Conjunctivitis is an inflammation of the conjunctiva, the thin mucous membrane covering the majority of the eye-ball and lining the eyelids. The disease is common amongst children, largely because of their tendency to rub their eyes when they are tired – even though their hands are dirty. This can lead to the virus infection known as pink eye.
There are two types of conjunctivitis, acute and chronic. Acute conjunctivitis can be due to a virus or to bacteria, in which cases it is highly contagious – or to irritant chemicals. It may also be an allergic reaction, as in hay fever. Chronic conjunctivitis is caused by the same things as the acute form of the disorder. It is often found in places associated with air pollution, such as Los Angeles in the USA. Amongst other victims are students and the elderly, whose eyes dry up somewhat through age.
Both forms of conjunctivitis are usually fairly easy to treat, but there is one exception – trachoma. This is a very severe, highly contagious viral conjunctivitis, which is reasonably common in most parts of the underdeveloped world. It is the only form of conjunctivitis likely to lead to blindness.
The nature of the conjunctiva varies according to which parts of the eye it is covering; it lines both the upper and lower lids and the visible part of the eye. The palpebral – eyelid – parts are thick and opaque, with a generous blood supply. At the margins of the lids, these run into the skin; they are also continuous with the linings of the tear ducts and the passages from the eyes to the nose. Over the front of the eye, the conjunctiva consists only of epithelial cells – a thin, see-through covering.
When the conjunctiva is inflamed, the eyes are red and watery, with the redness stretching towards the cornea. There may be a purulent discharge. The lids may be swollen, while the eyes feel as though there is grit under the lids as the watery secretions of the inflamed membrane become thicker. Sometimes the edges of the eyelids may become inflamed and red; this is known as blepharitis.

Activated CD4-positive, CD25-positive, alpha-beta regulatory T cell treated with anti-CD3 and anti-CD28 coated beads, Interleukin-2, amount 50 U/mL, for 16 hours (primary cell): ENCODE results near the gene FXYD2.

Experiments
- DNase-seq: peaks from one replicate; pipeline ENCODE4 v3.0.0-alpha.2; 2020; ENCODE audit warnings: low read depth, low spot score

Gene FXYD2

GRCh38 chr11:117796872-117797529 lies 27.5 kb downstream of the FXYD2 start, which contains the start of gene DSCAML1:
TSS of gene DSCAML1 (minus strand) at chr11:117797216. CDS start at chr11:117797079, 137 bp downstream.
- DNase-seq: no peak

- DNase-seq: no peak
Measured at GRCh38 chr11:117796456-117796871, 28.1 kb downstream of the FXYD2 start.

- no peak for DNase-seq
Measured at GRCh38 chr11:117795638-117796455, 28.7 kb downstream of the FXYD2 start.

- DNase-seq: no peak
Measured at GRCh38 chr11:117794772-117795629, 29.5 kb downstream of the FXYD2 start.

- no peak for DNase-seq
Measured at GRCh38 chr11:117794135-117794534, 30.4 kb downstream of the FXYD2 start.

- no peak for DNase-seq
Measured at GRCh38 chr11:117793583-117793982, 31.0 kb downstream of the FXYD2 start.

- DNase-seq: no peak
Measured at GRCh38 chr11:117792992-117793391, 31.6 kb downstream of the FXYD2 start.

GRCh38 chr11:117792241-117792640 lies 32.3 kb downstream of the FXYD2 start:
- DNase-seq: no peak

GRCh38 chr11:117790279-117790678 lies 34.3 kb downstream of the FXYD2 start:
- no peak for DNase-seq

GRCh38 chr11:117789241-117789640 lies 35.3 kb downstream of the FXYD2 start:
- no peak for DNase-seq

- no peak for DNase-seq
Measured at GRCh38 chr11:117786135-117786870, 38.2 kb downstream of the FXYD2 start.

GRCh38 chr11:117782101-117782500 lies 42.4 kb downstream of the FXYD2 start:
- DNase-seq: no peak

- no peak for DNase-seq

Diagnosis and treatment
Conjunctivitis is fairly easy to diagnose. In mild cases, the complaint responds to routine home treatment through eye irrigation and eye ointment or drops. If only one eye is infected, it is obviously important to prevent the infection spreading to the other eye. This is best done by observing the rules of simple hygiene and using disposable tissues and towels. If you are using drops, take care not to infect one eye with material from the other. You should avoid touching your face and wiping it with towels used by other people.
Cold compresses and dark glasses are comforting. In acute cases, you will probably be given antibiotic eye drops by your doctor, who will also check that there is no mechanical cause of the infection, such as a trapped eyelash or embedded particle of dirt. Steroid drops are frequently prescribed for allergic conjunctivitis and bring considerable relief. They will probably contain an anti-fungal agent, such as neomycin.
The outlook is good in conjunctivitis, apart from trachoma. If this is suspected, the doctor will refer you to a specialist for expert treatment of the infection.